Directed by Lewis Milestone (who also helmed non-noir movies such as All Quiet On the Western Front and The General Died at Dawn), The Strange Love of Martha Ivers is one of the highlights of the film noir period. With a magnificent score by Miklos Rozsa, the movie packs a powerful punch, right from the opening credits as the music builds like a thunderstorm. The opening sequence, set 18 years in the past, shows us the terrible secret that will bind together the main characters--when Martha's aunt died under mysterious circumstances. And then the movie jumps to the present, to show Martha Ivers (Barbara Stanwyck) and Walter O'Neil (Kirk Douglas) bound in a loveless marriage. They call each other "Mr. O'Neil" and "Mrs. O'Neil" and haven't slept together in years. Martha's true love, Sam Masterson (Van Heflin), left town on that fateful night long ago. Sam, now a streetwise gambler, stumbles back into town when he's driving aimlessly around the country. He's so shocked when he sees a sign for Iverstown that he runs off the road and smashes up his car. Thus, Sam is stranded in Iverstown. And when Walter (now the District Attorney of Iverstown) hears about Sam, he fears the worst--that Sam has blackmail on this mind ("Do you think he'd leave a touch worth millions?" he says)--while Martha hopes that her and Sam's love is ready to bloom into a torrid love affair. Many of the scenes in The Strange Love of Martha Ivers become too talky, with the camera placidly and unimaginatively recording the conversations, but Robert Rossen's dialog is so sharp that the movie never bogs down. "Do you know what's on my mind, Martha?" says Walter. "I think I do," she says. "And that's where it will stay unless of course I tell you differently." Barbara Stanwyck, who defined the femme fatale with her performance in Double Indemnity, creates a perverse and twisted character who has never known love. Her entire adult life has been designed to protect the skeleton in her closet. Lizabeth Scott is also on hand, at her enticing best, as a woman fresh out of prison who falls for Sam.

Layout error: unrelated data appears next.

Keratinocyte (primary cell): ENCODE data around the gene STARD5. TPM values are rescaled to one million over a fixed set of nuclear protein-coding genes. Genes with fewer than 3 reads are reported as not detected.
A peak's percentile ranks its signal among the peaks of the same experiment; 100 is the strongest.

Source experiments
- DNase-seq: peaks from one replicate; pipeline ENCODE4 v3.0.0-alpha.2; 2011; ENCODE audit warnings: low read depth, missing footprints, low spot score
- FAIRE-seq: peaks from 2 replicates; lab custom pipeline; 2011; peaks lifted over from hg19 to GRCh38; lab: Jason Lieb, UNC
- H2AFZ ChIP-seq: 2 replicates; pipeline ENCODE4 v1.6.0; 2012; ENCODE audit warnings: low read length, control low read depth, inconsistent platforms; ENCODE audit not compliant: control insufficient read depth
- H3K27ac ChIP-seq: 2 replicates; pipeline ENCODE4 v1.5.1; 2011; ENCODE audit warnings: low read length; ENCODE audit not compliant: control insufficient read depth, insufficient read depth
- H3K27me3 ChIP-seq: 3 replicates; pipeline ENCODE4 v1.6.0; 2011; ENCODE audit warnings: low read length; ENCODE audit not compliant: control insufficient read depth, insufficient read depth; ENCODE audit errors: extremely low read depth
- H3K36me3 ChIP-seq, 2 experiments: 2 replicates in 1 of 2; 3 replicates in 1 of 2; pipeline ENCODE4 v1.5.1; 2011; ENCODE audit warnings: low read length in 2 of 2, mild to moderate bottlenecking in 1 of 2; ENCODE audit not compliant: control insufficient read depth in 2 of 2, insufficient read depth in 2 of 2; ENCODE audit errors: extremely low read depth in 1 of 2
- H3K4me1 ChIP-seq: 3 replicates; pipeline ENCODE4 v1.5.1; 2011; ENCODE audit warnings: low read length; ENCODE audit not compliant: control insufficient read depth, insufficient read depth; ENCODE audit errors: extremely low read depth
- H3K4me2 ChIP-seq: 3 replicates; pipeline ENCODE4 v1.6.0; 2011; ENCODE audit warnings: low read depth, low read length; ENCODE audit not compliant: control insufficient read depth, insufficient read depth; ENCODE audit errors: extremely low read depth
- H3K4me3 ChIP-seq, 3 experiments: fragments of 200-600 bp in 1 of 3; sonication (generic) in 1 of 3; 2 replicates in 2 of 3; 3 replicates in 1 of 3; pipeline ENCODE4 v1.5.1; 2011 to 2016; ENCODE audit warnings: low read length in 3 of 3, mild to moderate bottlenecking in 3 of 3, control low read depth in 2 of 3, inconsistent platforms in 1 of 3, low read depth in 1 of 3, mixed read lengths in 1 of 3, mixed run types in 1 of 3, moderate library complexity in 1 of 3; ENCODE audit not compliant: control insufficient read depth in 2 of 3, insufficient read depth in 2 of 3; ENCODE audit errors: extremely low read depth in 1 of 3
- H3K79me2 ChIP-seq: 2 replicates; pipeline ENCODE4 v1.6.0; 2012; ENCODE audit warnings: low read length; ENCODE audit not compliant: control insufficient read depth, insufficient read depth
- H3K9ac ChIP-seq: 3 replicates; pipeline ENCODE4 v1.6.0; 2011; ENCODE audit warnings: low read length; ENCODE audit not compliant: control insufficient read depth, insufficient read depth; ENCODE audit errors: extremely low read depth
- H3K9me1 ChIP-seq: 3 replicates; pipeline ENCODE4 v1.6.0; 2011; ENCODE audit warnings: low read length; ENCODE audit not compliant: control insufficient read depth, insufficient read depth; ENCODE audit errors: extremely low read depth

Anthony Mann's Railroaded lacks the contributions of photographer John Alton, one of the most important ingredients in Mann's classic noir films, such as Raw Deal and T-Men. As a result, Railroaded is one of Mann's less visually interesting movies. In addition, Railroaded is saddled with Hugh Beaumont as the leading male actor, and he's a hopelessly bland hero. The movie could've used a tougher hero, such as Dennis O'Keefe, who starred in both Raw Deal and T-Men. But the movie also has John Ireland, one of the most underrated actors of the '50s and '60s. And it also has Jane Randolph, who excelled at playing gun molls. In addition, Sheila Ryan gives a strong performance as the good girl who refuses to believe that her brother is responsible for a hold-up. She launches her own investigation and ends up in the hands of Duke Martin (Ireland), a psychotic small-time hood who hopes to get rich quick by turning on his employer and orchestrating the hold-up of a betting parlor. But everything goes wrong, and his accomplice gets shot in the face by a policemen (in a well-staged scene where the policeman crashes through a window). To cover up Martin's involvement, the wounded man fingers Ryan's brother as his accomplice. The movie's best scenes all feature Ireland. His Duke Martin doesn't think twice about killing people. In one scene, he watches as Ryan and Randolph duke it out in Randolph's apartment. He stays in the shadows and smiles as the cat fight sends the women rolling over furniture and onto the floor, pulling hair and slapping one another. Randolph dresses like she's a glamour queen and lolls around her apartment, swilling down gin until her speech is slurred. Unfortunately, however, much of the movie revolves around Beaumont mooning over Ryan and hanging around her house. Even when Beaumont shows up with a search warrant, the drama focuses on the dull dialog exchange between Beaumont and Ryan.

This trio of videos is well-worth owning, even if it is something of a let down after the revelations in the previous trio of "Noir" releases. Hangmen Also Die! is the most important release here, but only because it was previously unavailable on video. The best movie of the bunch is The Strange Love of Martha Ivers, and if you've only got money for one video it's the one to buy.

Review of "Noir: The Dark Side of Hollywood" (Part One)


"Noir: The Dark Side of Hollywood" (Part Two) is a new three-cassette video series from KINO ON VIDEO. These videos include Hangmen Also Die! (1943), The Strange Love of Martha Ivers (1946), and Railroaded (1947). Suggested retail price: $24.95 each. For more information, we suggest you check out the Kino Web site: